Studies of the microcirculation have been performed using invasive micro-dialysis, direct orthogonal polarization spectral imaging and direct side-stream dark-field microscopy. The wide use of these methods is challenged by the fact that they are very expensive and demand extended operator expertise.

The investigators think there is sufficient evidence to claim that further improvement in early diagnostic and therapy guidance of sepsis, septic shock and other critical disease, depends on increased knowledge of microcirculatory alterations, and widespread affordable technical solutions to detect and monitor the course of sepsis and other critical disease at the microcirculatory level.

At the Norwegian University of Technology and Science (NTNU), Department of Circulation and Medical Imaging (ISB), new ultrasound technology has been developed by Professor Hans Torp, which may offer an operator-independent, affordable and non-invasive method to evaluate microcirculation in humans.

In general, ultrasound is unique in that sense that it facilitates non-invasive imaging of anatomy and physiology. The unique with this new probe is the emittance of ultrasound waves from the whole cross-section of the probe surface.

To describe the expected spectrum of microcirculatory impairment during different stages of sepsis, septic shock and comparable critical disease, firstly US registrations are needed from persons with known normal microcirculation. Then, registrations of normal microcirculation are needed in persons exposed to increasing amounts of circulatory stress. Finally, microcirculatory conditions will be observed in patients with critical septic shock. Thus, firstly healthy volunteers are included, then stabile patients undergoing major planned surgery, and finally patients in critical septic shock demanding advanced intensive care treatment and monitoring.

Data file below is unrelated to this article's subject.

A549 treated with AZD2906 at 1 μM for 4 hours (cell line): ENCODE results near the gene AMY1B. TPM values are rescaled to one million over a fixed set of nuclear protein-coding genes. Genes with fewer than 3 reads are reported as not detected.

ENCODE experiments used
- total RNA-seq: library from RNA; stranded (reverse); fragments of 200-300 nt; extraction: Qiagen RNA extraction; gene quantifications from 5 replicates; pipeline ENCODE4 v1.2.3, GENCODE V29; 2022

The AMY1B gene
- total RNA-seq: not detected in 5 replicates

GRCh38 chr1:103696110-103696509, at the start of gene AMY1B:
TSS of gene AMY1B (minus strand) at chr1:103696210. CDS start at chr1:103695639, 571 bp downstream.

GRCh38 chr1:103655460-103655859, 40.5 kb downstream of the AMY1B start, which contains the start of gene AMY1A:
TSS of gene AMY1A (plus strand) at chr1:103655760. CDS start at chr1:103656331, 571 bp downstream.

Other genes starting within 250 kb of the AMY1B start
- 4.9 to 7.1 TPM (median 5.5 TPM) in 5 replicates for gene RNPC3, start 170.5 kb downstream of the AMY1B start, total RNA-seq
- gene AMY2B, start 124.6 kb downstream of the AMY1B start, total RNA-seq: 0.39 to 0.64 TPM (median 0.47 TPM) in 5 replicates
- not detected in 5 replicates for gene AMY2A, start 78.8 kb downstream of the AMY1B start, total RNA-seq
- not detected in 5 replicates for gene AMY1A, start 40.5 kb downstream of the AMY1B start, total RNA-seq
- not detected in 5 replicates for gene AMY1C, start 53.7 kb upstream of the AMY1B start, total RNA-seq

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Study Type : Interventional  (Clinical Trial)
Actual Enrollment : 30 participants
Allocation: Non-Randomized
Intervention Model: Single Group Assignment
Intervention Model Description: Prospective observational study. Validation of a new non-invasive ultrasound device in four controlled categories of study participants.
Masking: None (Open Label)
Primary Purpose: Diagnostic
Official Title: Microcirculatory Alterations in Critical Disease. New Ultrasound Technology for Assessment of Small-vessel Circulation Pathophysiology
Actual Study Start Date : October 31, 2017
Actual Primary Completion Date : November 1, 2019
Actual Study Completion Date : November 1, 2019

Resource links provided by the National Library of Medicine

MedlinePlus related topics: Ultrasound

Arm Intervention/treatment
Experimental: surgery in general anaesthesia
10 patients. ultrasound for microcirculatory assessment applied.
Device: ultrasound for microcirculatory assessment

Ultrasound for microcirculatory assessment Repeated measurements within study participants for analysis of variance and explorative analyses of ultrasound signals, to identify most suitable parameters to describe microcirculatory alterations in critical disease, especially in sepsis.

Analyse blood flow velocities in several depths and from several vessels of different sizes simultaneously

US registration repeated within each study participant consecutively on seven different regions of the body surface.


Experimental: open chest cardiac surgery
10 patients. ultrasound for microcirculatory assessment applied.
Device: ultrasound for microcirculatory assessment

Ultrasound for microcirculatory assessment Repeated measurements within study participants for analysis of variance and explorative analyses of ultrasound signals, to identify most suitable parameters to describe microcirculatory alterations in critical disease, especially in sepsis.